A varnish is water-based, so you can’t apply it to a surface that’s been treated with a wood oil unless you remove the oil finish with a sander. This is something to keep in mind as once you treat your wood with oil, you’ll want to make sure you continue using wood oil to condition the timber.

How to use wood oil properly

When working with wood oils, there are a few tips to keep in mind.

  • Always clean the wood before applying – remove any dirt and debris.
  • If you want to stain the wood beforehand, use a water-based stain as an oil-based stain could stop your wood oil from penetrating into the wood.
  • Don’t forget that oil is flammable, so be sure to dry out any cloths you use to apply the oil before storing or throwing away.
  • Keep in mind the safety of the oil – some oils are either flammable or can pollute the air, which is not something you want for indoor products, in particular.
  • Use a good quality oil for the best results.


The best wood oil for the majority of timber projects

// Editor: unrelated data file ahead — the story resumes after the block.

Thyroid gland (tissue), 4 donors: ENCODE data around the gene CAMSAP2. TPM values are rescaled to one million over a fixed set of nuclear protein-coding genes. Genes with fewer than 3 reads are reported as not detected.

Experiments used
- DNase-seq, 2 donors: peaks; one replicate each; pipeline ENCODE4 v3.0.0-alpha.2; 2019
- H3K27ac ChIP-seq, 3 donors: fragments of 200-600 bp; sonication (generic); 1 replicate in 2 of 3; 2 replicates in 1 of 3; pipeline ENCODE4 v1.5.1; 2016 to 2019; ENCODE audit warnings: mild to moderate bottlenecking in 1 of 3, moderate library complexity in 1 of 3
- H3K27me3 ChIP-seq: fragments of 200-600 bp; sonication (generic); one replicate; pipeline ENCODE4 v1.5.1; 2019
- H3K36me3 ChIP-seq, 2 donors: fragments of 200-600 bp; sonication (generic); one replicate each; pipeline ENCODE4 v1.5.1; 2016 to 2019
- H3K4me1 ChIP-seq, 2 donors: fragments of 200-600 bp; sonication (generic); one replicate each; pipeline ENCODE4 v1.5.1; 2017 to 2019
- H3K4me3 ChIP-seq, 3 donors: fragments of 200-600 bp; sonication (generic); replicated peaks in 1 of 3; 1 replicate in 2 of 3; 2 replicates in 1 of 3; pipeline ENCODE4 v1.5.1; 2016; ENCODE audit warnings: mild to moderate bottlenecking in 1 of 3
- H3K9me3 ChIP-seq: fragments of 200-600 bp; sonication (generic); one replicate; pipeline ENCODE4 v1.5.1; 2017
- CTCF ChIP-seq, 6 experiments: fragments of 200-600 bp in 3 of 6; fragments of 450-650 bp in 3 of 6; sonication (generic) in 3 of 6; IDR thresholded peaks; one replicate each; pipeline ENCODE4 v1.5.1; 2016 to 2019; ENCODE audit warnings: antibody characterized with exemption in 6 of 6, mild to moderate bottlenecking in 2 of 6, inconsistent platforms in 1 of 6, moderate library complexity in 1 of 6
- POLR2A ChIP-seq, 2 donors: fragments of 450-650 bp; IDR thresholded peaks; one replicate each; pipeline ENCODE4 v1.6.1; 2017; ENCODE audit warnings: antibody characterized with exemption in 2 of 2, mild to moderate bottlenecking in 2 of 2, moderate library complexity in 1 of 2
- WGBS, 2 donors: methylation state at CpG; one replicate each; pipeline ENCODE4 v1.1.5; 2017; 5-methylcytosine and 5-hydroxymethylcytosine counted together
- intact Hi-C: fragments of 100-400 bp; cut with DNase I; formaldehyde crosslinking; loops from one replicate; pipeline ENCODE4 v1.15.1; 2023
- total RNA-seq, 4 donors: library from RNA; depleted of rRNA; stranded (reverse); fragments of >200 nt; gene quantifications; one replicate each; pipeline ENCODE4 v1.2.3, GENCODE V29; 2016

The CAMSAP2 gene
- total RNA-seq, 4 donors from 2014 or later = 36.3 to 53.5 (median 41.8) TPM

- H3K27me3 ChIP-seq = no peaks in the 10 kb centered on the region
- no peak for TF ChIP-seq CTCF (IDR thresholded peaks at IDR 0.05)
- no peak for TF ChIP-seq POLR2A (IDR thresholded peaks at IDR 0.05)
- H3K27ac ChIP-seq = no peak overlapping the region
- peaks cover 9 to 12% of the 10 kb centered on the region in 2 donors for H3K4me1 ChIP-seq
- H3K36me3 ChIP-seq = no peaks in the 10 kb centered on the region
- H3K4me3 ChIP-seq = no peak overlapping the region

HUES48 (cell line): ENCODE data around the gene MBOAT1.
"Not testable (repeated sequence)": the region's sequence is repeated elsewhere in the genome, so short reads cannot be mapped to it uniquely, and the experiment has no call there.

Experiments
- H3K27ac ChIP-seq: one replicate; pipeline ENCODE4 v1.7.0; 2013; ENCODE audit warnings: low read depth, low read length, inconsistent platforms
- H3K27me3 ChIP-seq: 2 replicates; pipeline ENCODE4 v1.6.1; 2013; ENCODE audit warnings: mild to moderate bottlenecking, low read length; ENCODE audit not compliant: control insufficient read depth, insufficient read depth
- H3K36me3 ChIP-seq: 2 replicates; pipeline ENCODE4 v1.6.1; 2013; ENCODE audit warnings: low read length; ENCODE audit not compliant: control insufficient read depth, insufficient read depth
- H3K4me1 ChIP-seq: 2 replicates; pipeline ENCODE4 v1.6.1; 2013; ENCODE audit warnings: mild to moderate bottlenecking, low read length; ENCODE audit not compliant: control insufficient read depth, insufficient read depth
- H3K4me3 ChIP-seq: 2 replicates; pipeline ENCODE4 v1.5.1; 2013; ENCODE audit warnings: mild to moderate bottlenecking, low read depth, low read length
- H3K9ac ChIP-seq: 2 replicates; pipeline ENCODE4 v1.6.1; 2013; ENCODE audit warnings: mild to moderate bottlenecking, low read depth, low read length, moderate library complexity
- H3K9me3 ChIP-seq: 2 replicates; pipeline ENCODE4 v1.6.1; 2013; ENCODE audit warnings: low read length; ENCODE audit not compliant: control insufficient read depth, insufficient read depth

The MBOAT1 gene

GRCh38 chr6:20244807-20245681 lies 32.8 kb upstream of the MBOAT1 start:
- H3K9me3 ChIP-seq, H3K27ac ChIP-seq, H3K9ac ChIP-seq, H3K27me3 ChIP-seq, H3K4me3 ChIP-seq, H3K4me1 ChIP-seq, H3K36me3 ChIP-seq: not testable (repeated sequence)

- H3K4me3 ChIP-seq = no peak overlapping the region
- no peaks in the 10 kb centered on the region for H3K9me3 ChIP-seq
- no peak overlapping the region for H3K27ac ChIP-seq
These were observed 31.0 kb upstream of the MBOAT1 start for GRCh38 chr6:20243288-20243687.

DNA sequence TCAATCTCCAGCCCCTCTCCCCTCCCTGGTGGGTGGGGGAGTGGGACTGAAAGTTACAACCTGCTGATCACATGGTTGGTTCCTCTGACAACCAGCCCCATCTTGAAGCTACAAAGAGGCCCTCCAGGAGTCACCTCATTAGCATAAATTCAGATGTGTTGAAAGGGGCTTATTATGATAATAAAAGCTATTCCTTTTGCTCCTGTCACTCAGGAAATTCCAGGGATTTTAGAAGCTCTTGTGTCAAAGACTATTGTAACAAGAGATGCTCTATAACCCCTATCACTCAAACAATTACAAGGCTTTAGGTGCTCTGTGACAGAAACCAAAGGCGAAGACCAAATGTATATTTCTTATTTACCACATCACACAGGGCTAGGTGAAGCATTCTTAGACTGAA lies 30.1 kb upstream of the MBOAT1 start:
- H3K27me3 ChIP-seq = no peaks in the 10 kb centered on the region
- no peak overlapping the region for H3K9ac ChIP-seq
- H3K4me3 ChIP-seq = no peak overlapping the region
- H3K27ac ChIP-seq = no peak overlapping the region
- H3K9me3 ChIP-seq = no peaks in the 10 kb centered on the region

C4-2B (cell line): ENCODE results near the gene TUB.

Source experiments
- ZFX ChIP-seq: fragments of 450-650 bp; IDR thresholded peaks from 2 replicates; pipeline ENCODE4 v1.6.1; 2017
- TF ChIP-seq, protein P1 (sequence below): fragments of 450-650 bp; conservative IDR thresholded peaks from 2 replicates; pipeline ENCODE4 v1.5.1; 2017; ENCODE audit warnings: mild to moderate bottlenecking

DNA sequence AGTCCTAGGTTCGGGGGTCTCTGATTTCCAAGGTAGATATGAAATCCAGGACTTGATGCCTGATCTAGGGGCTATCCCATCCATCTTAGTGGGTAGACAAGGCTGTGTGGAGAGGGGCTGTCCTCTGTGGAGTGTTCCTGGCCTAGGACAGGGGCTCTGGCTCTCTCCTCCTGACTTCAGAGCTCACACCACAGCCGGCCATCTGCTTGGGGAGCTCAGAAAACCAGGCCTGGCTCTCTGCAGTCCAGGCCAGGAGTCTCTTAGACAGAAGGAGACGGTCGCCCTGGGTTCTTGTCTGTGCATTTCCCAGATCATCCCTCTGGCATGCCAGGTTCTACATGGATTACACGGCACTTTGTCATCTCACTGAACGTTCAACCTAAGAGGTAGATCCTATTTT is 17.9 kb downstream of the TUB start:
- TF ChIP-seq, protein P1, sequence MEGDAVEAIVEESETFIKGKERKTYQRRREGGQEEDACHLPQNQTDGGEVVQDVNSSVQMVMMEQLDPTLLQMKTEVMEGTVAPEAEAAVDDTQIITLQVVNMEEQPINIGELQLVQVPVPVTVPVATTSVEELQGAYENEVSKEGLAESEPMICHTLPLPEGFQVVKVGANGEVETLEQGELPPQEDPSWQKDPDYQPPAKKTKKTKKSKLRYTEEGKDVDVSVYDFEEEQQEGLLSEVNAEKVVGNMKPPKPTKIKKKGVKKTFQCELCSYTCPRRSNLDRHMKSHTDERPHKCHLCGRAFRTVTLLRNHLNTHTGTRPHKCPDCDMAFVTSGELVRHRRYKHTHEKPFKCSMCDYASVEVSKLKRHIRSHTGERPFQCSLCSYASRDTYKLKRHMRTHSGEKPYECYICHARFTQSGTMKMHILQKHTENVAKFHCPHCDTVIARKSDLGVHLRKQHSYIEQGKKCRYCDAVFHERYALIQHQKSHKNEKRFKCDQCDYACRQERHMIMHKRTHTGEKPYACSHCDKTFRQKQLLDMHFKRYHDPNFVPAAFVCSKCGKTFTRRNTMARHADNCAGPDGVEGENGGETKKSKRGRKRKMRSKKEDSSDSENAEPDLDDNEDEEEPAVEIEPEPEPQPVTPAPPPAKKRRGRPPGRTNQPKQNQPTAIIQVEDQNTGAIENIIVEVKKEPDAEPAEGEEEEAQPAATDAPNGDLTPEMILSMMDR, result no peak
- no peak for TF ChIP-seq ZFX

If you want an all-around premium wood oil that has all the characteristics you're looking for – non-toxic, hard-wearing, easy to apply, and safe for all surfaces – Whittle Waxes Hardwax Oils are the best place to start.

Made from a blend of sustainable raw materials including carnauba wax, beeswax, linseed oil, sunflower oil, and jojoba oil – and completely free from biocides or preservatives – you can avoid all the downsides of other oils while enjoying the advantages of a safe hardwax oil.

Whittle Waxes Hardwax Oils enhance the natural aesthetic of timber. Once you apply it, the colour improves with age. The hardwax penetrates without suffocating the timber, preventing cracking and ensuring a gorgeous, long-lasting finish. View the Whittle Waxes Hardwax Oil range to find the perfect wood oil for your project.